]. Ogilvie and colleagues found no difference between reported religious affiliations, while Constantine and Jerman found that both Roman Catholics and non-church attendees were more likely to accept HPV vaccination and ‘others’ and born again Christians were less likely
]. Finally, Marlow, Waller, and Wardle found that parents self-identifying with ‘other’ non-Christian religions were less likely to accept the vaccine than respondents who self-characterized as ‘Christian’ or ‘none’
]. There are Catholic students in the Public system and non-Catholic students in the Catholic system in Calgary. We did not have access to the girls’ or their parents’ religious status for either delivery model and therefore were unable to explore this issue further.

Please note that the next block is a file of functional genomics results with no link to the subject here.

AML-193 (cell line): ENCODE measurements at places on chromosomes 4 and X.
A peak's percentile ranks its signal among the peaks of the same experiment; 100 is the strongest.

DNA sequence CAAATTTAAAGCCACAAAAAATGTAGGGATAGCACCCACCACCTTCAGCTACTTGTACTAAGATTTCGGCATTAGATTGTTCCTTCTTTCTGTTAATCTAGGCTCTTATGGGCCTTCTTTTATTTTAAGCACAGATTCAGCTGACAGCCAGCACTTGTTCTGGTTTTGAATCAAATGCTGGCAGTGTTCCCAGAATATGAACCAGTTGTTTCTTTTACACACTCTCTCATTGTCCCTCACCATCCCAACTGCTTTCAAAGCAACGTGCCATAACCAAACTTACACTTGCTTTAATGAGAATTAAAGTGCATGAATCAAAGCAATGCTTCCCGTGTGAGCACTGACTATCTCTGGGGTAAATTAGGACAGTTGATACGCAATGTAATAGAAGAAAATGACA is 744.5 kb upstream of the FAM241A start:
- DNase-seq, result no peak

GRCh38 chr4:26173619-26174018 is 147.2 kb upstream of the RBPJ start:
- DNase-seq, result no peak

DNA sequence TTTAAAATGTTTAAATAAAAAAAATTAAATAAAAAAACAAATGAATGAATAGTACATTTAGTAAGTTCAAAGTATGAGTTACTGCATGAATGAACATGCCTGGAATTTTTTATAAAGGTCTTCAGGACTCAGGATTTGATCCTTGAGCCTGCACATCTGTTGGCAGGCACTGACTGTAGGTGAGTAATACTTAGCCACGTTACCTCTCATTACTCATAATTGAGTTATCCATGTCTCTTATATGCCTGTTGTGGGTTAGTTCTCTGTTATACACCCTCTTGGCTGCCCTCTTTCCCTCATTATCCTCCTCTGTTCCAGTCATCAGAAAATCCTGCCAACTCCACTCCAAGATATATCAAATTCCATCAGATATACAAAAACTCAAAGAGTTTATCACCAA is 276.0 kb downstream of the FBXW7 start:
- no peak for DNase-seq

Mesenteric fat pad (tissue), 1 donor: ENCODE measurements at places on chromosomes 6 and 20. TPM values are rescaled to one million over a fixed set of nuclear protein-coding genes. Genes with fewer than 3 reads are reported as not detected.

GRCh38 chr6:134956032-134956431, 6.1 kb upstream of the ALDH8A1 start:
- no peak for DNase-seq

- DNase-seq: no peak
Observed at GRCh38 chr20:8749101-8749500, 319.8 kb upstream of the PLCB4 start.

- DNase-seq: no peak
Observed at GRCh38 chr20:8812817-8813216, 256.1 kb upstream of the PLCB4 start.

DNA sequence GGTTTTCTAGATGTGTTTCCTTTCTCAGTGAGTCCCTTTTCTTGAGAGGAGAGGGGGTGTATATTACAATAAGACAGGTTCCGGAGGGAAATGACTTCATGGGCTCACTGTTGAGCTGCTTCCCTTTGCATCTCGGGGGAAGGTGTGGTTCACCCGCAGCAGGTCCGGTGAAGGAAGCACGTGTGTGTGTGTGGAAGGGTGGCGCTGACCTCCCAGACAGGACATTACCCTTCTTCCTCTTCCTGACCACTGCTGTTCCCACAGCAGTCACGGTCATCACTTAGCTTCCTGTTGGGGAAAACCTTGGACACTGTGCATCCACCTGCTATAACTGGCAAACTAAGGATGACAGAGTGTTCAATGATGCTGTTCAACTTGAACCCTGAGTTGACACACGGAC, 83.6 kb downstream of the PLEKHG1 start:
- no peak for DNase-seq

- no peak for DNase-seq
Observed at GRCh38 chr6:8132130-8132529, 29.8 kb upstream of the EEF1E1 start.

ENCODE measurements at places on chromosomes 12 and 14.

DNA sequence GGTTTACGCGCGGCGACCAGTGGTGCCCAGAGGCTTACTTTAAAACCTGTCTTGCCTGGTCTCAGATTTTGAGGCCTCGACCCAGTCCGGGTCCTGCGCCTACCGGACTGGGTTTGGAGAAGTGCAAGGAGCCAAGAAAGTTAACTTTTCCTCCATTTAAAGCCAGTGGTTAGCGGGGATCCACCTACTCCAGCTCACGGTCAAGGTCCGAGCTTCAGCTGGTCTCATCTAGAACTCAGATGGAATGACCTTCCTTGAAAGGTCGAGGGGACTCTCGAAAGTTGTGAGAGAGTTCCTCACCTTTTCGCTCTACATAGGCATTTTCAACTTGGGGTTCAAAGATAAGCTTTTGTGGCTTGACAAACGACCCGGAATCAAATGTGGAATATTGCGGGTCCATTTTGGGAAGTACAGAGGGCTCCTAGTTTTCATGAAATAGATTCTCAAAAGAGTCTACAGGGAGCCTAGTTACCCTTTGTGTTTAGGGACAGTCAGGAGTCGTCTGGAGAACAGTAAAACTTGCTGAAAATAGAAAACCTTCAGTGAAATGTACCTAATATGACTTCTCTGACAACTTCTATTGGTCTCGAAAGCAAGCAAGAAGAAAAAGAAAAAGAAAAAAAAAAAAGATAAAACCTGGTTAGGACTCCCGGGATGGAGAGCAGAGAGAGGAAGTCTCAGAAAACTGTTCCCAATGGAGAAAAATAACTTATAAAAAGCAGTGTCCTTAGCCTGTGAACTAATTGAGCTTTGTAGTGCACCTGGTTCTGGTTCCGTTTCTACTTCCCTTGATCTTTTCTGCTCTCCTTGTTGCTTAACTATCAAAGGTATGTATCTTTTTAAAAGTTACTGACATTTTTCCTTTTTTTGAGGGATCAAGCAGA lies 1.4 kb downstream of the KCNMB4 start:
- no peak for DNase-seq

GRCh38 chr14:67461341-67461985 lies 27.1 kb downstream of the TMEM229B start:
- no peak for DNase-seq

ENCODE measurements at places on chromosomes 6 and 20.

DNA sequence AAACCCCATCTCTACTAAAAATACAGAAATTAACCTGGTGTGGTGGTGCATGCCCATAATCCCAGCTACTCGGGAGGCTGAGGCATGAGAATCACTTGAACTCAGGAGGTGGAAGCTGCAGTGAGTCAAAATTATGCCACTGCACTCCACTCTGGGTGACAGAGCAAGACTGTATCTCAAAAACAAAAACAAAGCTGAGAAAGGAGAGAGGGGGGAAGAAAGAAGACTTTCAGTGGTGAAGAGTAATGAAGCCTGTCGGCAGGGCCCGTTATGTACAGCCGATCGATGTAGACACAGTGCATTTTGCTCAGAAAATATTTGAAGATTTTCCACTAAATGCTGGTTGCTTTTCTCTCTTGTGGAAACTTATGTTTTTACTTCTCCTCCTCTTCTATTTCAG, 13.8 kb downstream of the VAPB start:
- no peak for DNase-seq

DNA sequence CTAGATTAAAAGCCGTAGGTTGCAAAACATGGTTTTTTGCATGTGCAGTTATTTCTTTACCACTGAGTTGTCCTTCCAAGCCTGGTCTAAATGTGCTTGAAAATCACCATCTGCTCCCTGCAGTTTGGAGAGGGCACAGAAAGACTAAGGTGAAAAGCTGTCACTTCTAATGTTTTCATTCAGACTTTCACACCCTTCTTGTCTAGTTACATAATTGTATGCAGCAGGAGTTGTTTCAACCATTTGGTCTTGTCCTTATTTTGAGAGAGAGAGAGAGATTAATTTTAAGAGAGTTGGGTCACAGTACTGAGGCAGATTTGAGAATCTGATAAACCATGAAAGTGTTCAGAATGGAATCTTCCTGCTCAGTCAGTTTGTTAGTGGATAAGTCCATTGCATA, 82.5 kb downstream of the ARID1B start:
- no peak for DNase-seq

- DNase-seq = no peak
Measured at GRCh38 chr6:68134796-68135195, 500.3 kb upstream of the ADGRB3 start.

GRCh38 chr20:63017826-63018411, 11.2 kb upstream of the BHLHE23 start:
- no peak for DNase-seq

The impact of SES has also been somewhat inconsistent in parental surveys. Parents with lower levels of education appear to be more in favour of HPV vaccination than parents of higher education, yet the opposite relationship is seen for parental income; more support for HPV vaccination from parents with higher income compared to parents with low income
]. In Ontario, Smith et al. found that income was not associated with initiation of HPV vaccination; rather it was associated with completion of vaccination
]. The authors speculated that absenteeism was an explanatory factor, since if a child missed days when the vaccinations were given in school they were left with scheduling visits either with family physicians or public health clinics. We believe that this is consistent with our findings, and the interpretation that parents who are economically deprived typically face greater challenges getting their daughters to public health clinics than those parents who are economically better off. The Pampalon material deprivation index contains both economic and educational components so we were not able to identify which components contributed to the differences